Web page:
In the same dramatic year, UC Santa Cruz astronomer Garth Illingworth and his collaborators continued to push the limits of current telescopes to study the most distant galaxies, breaking the record twice within a year.

The campus also continued to do its part in the war against a deadly and pernicious disease by suggesting treatment options for prostate cancer and getting crucial support for its Treehouse Childhood Cancer Initiative.

Meanwhile, scientists did a fine job of showing the strong economic benefits of habitat preservation with a study showing that coastal wetlands save hundreds of millions of dollars in flood damages during hurricanes.

Some of the scientific findings were sobering for anyone who is concerned with the health of our planet. Take, for example, a study showing that the current rate of carbon emissions is unprecedented in the past 66 million years. Meanwhile, a study drew links between nitrogen pollution threats and endangered species.

But there was also encouraging and even uplifting news on the environmental front. Scientists also did a fine job of showing that island creatures can be protected from extinction, especially when invasive and voracious critters are removed from those islands. 

And speaking of environmental boons on campus, UC Santa Cruz got high honors for its sustainability practices in Sierra, the magazine published by the Sierra Club, the mighty environmental organization whose founders included John Muir. Cool school, indeed!

UC Santa Cruz also proved that “gold is the new green” by getting a gold rating for sustainability from the Association for the Advancement of Sustainabilty in Higher Education.

Artistic riches and creative visionaries

Martha Mendoza (Kresge, ’88, independent major, journalism and education) is part of the Associated Press team that exposed the use of slave labor in the Thai seafood industry.
Credit: UC Santa Cruz

UC Santa Cruz excelled in the sciences, but it also made its mark in the arts and humanities. This fall, the campus received an extraordinary windfall — the photography collection of Pirkle Jones and Ruth-Marion Baruch, plus works by Ansel Adams, Dorothea Lange, and Edward Weston, valued at $32 million — a treasury of photographs like no other.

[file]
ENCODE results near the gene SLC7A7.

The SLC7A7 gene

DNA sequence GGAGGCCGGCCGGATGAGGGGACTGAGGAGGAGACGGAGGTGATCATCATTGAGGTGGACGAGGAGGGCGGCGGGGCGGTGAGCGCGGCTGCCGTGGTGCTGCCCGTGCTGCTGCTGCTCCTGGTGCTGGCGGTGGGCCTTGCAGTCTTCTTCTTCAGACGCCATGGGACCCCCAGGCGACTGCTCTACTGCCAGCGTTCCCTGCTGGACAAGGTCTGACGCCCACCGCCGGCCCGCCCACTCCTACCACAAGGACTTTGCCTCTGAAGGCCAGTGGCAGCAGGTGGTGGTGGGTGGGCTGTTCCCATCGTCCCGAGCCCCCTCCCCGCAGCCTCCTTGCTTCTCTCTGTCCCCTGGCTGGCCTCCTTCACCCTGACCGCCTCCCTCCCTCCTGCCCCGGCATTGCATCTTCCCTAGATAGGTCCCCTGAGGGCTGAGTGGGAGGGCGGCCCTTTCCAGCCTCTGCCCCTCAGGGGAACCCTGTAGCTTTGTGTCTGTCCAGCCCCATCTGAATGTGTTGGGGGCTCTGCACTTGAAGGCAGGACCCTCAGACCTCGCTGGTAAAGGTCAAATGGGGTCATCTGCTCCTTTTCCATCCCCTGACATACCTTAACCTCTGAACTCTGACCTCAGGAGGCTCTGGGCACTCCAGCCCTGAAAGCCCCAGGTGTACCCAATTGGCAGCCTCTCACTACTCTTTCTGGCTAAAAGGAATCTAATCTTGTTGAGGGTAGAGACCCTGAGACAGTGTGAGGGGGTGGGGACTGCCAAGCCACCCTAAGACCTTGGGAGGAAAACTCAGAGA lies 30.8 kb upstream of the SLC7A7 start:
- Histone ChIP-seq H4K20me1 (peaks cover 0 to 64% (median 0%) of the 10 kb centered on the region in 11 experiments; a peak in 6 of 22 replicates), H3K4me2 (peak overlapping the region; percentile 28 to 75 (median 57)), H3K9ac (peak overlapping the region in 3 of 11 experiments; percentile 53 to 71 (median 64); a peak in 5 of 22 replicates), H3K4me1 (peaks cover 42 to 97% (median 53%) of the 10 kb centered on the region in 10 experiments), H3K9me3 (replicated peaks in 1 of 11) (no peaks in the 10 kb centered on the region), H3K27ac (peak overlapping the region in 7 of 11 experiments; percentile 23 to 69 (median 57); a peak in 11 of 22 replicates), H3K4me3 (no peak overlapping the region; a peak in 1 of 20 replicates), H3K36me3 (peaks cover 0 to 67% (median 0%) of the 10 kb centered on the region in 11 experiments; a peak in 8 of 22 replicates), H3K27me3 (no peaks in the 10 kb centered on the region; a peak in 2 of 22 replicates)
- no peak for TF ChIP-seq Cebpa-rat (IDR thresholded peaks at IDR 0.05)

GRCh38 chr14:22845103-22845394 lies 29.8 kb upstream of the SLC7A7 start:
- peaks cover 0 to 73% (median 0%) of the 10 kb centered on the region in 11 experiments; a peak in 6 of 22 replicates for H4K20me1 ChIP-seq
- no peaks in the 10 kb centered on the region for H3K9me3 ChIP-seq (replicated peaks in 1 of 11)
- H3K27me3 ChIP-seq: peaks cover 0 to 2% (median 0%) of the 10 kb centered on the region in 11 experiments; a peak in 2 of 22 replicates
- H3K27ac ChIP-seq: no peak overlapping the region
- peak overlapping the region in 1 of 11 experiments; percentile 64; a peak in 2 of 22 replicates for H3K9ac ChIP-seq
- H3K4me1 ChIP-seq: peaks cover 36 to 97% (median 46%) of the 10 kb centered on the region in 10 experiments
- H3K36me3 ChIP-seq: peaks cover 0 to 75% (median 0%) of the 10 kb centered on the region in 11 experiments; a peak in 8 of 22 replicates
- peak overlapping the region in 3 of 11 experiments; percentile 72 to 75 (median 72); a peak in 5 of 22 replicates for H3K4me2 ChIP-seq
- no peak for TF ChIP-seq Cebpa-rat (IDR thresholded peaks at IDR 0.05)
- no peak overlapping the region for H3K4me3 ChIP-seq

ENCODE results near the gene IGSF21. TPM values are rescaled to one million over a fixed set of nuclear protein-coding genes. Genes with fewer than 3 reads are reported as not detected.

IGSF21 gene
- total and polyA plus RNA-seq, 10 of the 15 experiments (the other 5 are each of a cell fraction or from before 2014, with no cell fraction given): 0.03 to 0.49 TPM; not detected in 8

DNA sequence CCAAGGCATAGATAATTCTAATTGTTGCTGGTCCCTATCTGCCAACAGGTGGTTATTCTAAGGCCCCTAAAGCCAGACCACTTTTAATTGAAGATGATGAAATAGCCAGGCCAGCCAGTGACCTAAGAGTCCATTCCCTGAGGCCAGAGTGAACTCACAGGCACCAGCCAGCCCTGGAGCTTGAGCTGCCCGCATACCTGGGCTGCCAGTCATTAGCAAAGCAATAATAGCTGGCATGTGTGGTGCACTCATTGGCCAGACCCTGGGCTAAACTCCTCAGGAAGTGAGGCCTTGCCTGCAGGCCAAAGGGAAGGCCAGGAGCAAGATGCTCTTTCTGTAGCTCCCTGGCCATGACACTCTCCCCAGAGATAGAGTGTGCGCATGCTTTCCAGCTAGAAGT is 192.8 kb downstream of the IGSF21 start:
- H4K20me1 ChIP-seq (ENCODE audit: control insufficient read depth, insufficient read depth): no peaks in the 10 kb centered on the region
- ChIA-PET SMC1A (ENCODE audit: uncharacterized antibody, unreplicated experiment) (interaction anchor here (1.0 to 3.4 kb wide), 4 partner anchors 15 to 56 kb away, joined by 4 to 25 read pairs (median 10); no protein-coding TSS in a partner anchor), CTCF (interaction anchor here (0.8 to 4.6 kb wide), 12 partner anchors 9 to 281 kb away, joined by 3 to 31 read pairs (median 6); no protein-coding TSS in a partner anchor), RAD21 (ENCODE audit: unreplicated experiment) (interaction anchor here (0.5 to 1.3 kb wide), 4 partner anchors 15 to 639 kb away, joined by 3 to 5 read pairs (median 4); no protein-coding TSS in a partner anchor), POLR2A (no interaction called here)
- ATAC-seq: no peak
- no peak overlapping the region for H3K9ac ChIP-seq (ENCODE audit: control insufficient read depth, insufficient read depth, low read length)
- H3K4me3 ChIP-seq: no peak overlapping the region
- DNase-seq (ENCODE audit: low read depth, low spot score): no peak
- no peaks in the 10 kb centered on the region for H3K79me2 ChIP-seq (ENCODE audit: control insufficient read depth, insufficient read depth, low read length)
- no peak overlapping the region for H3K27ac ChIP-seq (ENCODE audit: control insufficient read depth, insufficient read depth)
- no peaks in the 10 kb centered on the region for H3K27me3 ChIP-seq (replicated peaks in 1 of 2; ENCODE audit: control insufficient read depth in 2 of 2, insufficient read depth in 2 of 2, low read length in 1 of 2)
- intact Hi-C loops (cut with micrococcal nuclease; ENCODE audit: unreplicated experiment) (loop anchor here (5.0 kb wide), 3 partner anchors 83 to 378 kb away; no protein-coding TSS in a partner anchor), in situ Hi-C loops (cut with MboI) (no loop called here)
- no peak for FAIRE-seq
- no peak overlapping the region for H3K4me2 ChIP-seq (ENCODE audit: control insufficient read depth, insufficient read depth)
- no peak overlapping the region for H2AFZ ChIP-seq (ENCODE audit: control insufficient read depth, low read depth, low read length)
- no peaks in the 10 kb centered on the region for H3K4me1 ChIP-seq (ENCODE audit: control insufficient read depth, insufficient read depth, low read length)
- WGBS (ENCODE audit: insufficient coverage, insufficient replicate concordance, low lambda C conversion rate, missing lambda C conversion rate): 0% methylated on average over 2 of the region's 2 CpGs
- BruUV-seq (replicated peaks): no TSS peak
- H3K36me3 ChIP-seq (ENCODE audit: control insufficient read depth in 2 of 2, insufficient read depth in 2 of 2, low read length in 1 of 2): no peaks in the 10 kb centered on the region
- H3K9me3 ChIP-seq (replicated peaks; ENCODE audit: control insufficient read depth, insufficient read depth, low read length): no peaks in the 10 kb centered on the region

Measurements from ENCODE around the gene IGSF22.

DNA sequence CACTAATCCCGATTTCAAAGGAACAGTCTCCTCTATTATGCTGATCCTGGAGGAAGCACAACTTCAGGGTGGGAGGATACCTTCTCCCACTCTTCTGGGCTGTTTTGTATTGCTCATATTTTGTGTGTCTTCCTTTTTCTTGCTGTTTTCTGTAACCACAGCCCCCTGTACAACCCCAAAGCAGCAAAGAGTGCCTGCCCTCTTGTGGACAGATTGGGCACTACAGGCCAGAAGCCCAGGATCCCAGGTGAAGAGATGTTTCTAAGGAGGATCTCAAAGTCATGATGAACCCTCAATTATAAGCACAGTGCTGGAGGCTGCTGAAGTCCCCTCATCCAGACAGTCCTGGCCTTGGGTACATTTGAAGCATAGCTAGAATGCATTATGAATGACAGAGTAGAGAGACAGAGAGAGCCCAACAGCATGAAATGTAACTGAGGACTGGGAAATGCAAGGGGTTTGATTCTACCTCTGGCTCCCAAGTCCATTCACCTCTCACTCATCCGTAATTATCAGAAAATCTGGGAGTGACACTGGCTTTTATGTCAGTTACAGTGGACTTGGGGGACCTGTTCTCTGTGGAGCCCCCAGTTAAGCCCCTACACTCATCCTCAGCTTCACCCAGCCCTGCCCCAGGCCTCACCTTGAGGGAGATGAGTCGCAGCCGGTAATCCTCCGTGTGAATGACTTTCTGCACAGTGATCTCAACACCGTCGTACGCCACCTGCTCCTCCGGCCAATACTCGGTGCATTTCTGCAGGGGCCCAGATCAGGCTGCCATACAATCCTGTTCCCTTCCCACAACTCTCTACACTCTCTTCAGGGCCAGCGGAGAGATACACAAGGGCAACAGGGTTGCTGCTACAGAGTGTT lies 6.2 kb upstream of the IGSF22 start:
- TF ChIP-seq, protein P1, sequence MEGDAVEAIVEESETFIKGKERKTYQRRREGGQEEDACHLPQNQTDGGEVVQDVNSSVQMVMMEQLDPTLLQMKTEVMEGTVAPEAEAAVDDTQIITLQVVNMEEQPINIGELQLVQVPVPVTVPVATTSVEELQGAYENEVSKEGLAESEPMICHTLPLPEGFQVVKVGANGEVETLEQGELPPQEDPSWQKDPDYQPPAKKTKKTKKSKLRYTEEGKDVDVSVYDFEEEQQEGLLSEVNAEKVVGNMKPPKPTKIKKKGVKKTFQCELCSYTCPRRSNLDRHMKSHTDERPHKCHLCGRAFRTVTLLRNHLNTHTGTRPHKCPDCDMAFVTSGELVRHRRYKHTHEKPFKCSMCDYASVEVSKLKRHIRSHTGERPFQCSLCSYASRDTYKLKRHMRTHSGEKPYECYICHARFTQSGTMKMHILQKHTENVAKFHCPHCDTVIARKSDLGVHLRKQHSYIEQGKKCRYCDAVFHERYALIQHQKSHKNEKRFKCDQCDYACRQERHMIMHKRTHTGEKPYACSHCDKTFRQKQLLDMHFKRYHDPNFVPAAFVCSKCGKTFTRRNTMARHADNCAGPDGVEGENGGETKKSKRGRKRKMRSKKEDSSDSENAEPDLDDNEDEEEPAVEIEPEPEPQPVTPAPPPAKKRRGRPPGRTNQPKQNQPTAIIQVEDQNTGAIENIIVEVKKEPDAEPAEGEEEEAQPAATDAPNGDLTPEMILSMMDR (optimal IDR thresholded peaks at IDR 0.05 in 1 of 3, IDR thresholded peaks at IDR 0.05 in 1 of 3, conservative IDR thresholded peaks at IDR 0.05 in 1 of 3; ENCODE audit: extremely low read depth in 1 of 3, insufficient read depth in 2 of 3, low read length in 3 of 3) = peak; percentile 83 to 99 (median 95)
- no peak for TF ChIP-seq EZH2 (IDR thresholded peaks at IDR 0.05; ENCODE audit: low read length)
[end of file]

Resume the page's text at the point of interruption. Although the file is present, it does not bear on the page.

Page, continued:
And it looks like the word about a few of our best-kept cultural secrets has been getting out in a big way. UC Santa Cruz also received $1 million to support the Institute of the Arts and Sciences, and a film by a UC Santa Cruz art professor got nominated for an Academy Award.

And who says arts and humanities belong inside an ivory tower? Creative-minded people on campus had many "straight off the headlines" moments this year, whether they were leading a talk about anger in politics from Shakespeare to Trump or contributing to Time magazine’s “25 moments that changed America.”

Meanwhile, creativity, history, and technology helped shine a new light on a tragic corner of the past when a history professor created a new public database about the slave trade. Faculty also gazed into the future, wondering what life might be like for pedestrians when self-driving cars become the norm instead of novelties.

The Slugs are back!

New Yorker writer William Finnegan in July 2015 at a Santa Cruz reading and book signing of his memoir "Barbarian Days: A Surfing Life" which has won the 2016 Pulitzer Prize for biography.
Credit: Cheryl Doering/UC Santa Cruz

This was also a year for even more student success. The campus saw growth in enrollment and welcomed a more diverse group of incoming first-year students as well as transfer students as part of a UC-wide plan to enroll 5,000 more undergraduates. The campus also embarked on an equity initiative for Latino, low-income students in STEM fields.

Alumni Slugs also got their day in the sun. Martha Mendoza (Kresge, ’88, independent major, journalism and education) and William Finnegan (Cowell, '74, English literature) both won Pulitzer Prizes.

And speaking of Slugs in high places, a Ph.D. graduate in international economics became the incoming deputy managing director of the International Monetary Fund.

With 2016 bursting with accomplishments, recognitions, and accolades for UC Santa Cruz, we can't wait to see how the campus builds on its success in the year ahead.